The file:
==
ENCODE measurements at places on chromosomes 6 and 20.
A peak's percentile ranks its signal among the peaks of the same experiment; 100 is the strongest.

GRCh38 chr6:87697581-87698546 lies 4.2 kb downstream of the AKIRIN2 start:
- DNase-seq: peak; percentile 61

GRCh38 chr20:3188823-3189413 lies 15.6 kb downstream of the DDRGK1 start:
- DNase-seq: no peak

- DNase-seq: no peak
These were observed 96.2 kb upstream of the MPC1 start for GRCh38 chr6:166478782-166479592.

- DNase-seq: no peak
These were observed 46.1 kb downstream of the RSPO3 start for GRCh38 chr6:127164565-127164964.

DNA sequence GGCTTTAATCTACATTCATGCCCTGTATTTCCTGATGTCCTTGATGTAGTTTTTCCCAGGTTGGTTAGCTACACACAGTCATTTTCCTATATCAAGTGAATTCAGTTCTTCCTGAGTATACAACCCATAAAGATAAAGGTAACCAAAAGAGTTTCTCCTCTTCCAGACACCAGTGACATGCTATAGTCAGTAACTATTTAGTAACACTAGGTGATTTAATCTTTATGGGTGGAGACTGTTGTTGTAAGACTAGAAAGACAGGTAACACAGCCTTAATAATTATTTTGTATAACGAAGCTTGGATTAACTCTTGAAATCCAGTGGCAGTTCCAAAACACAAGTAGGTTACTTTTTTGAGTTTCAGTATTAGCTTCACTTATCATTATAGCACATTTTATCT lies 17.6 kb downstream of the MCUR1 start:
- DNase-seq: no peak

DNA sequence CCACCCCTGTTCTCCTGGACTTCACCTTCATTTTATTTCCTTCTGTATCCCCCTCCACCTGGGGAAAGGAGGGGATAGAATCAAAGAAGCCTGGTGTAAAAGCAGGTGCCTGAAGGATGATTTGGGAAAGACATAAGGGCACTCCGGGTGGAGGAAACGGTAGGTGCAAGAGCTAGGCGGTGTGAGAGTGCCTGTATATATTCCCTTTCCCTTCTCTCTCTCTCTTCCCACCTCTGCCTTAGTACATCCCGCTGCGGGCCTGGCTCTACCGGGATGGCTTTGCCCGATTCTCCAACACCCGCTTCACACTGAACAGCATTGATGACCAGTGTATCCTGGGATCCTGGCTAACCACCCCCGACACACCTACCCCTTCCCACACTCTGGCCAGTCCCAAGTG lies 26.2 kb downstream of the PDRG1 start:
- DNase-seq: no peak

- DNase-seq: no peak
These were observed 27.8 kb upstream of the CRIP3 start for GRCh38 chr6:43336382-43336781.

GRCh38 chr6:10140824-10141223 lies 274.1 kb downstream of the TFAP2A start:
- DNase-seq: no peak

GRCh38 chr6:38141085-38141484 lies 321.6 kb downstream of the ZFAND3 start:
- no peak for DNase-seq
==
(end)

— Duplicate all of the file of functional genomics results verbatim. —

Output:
ENCODE measurements at places on chromosomes 6 and 20.
A peak's percentile ranks its signal among the peaks of the same experiment; 100 is the strongest.

GRCh38 chr6:87697581-87698546 lies 4.2 kb downstream of the AKIRIN2 start:
- DNase-seq: peak; percentile 61

GRCh38 chr20:3188823-3189413 lies 15.6 kb downstream of the DDRGK1 start:
- DNase-seq: no peak

- DNase-seq: no peak
These were observed 96.2 kb upstream of the MPC1 start for GRCh38 chr6:166478782-166479592.

- DNase-seq: no peak
These were observed 46.1 kb downstream of the RSPO3 start for GRCh38 chr6:127164565-127164964.

DNA sequence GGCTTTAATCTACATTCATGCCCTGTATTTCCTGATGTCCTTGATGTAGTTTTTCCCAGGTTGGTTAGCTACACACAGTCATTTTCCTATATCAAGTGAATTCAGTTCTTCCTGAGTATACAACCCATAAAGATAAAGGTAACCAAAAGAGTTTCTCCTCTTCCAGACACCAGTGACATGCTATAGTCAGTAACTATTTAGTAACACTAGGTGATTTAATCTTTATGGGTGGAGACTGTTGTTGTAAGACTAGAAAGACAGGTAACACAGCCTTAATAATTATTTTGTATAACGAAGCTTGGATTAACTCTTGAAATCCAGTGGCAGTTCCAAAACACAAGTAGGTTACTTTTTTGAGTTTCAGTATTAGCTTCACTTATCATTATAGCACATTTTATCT lies 17.6 kb downstream of the MCUR1 start:
- DNase-seq: no peak

DNA sequence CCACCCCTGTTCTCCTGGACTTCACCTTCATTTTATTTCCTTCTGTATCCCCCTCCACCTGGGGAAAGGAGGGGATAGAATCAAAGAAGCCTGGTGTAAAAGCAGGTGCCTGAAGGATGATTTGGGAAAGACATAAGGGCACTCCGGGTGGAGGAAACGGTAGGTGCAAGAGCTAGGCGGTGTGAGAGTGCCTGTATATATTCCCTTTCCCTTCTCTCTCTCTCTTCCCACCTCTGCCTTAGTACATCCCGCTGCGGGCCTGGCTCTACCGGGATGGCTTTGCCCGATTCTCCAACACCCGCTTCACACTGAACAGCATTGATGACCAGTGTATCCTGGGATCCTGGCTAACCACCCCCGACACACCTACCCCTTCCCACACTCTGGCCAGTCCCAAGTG lies 26.2 kb downstream of the PDRG1 start:
- DNase-seq: no peak

- DNase-seq: no peak
These were observed 27.8 kb upstream of the CRIP3 start for GRCh38 chr6:43336382-43336781.

GRCh38 chr6:10140824-10141223 lies 274.1 kb downstream of the TFAP2A start:
- DNase-seq: no peak

GRCh38 chr6:38141085-38141484 lies 321.6 kb downstream of the ZFAND3 start:
- no peak for DNase-seq